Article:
A chemical compound's molecular formula tells you, among other things, the ratio of the atoms it contains to one another and as part of the whole. For example, water's formula --H2O -- tells you that there are two hydrogen atoms for ever oxygen atom in water. It's not accurate, however, to say that water is 67% percent hydrogen, even though two of every three atoms in the molecule are hydrogens. Whether you're dealing with water or any other substance, figuring this percentage, which is considered theoretical, as it doesn't account for purity, involves a few other calculations.
Record the atomic masses of all the components of your compound from the Periodic Table of the Elements. If your substance is copper sulfate, CuSO4, record the atomic masses of copper, sulfur and oxygen--63.55, 32.07 and 16.00 atomic mass units (amu), respectively.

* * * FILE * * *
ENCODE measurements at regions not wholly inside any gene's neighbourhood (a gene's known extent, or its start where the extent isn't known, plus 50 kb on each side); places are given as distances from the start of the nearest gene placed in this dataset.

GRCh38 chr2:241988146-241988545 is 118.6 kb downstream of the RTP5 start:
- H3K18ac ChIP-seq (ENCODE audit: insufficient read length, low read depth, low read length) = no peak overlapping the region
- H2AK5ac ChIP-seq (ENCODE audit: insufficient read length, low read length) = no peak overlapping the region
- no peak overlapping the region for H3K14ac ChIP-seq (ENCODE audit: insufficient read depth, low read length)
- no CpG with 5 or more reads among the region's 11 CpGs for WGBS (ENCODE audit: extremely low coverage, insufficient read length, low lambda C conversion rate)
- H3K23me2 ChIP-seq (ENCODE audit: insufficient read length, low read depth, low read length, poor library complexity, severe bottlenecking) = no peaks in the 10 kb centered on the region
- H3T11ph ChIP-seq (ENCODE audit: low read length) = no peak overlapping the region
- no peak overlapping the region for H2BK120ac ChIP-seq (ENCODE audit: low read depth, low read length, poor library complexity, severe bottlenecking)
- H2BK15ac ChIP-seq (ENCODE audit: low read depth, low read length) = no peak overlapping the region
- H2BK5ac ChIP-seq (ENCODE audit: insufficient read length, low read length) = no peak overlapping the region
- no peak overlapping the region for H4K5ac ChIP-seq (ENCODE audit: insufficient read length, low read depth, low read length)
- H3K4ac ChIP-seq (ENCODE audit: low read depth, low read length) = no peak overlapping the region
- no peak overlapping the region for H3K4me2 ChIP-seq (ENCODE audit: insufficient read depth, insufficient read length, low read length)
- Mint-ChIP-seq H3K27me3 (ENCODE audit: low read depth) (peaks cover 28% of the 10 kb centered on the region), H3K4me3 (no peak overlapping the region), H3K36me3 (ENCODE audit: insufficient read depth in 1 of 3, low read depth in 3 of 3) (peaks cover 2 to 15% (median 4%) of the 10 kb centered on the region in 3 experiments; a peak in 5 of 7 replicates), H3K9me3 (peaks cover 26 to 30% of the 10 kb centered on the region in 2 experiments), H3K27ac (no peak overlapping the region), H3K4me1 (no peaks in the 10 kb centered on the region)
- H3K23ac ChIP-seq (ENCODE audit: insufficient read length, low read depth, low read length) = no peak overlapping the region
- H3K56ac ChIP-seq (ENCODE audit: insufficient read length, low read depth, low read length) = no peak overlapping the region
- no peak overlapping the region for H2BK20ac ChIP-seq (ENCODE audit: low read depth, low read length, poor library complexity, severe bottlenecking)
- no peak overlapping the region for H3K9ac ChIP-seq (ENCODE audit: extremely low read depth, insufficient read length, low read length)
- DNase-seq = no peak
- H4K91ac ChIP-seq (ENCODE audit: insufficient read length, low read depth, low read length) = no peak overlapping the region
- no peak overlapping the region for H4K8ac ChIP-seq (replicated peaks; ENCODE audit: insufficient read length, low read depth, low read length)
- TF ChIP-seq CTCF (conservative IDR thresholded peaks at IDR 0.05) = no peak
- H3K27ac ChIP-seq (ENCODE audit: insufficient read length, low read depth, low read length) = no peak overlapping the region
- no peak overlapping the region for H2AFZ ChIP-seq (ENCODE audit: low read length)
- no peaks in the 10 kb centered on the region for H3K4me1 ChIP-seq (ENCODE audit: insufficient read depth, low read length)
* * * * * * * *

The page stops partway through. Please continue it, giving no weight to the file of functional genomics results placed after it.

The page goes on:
Compute your compound's total molecular weight using the atomic weights of its components. For CuSO4, which contains one copper atom, one sulfur atom and four oxygen atoms, figure this as follows: 63.55 + 32.07 + (4 x 16.00) = 159.62 amu.
Calculate the theoretical percentage of any component by dividing its atomic weight by the total molecular weight of your compound and multiplying by 100. For example, calculate the theoretical percentage of copper in copper sulfate as follows: 63.55/159.62 = .3981 x 100 = 39.81 percent.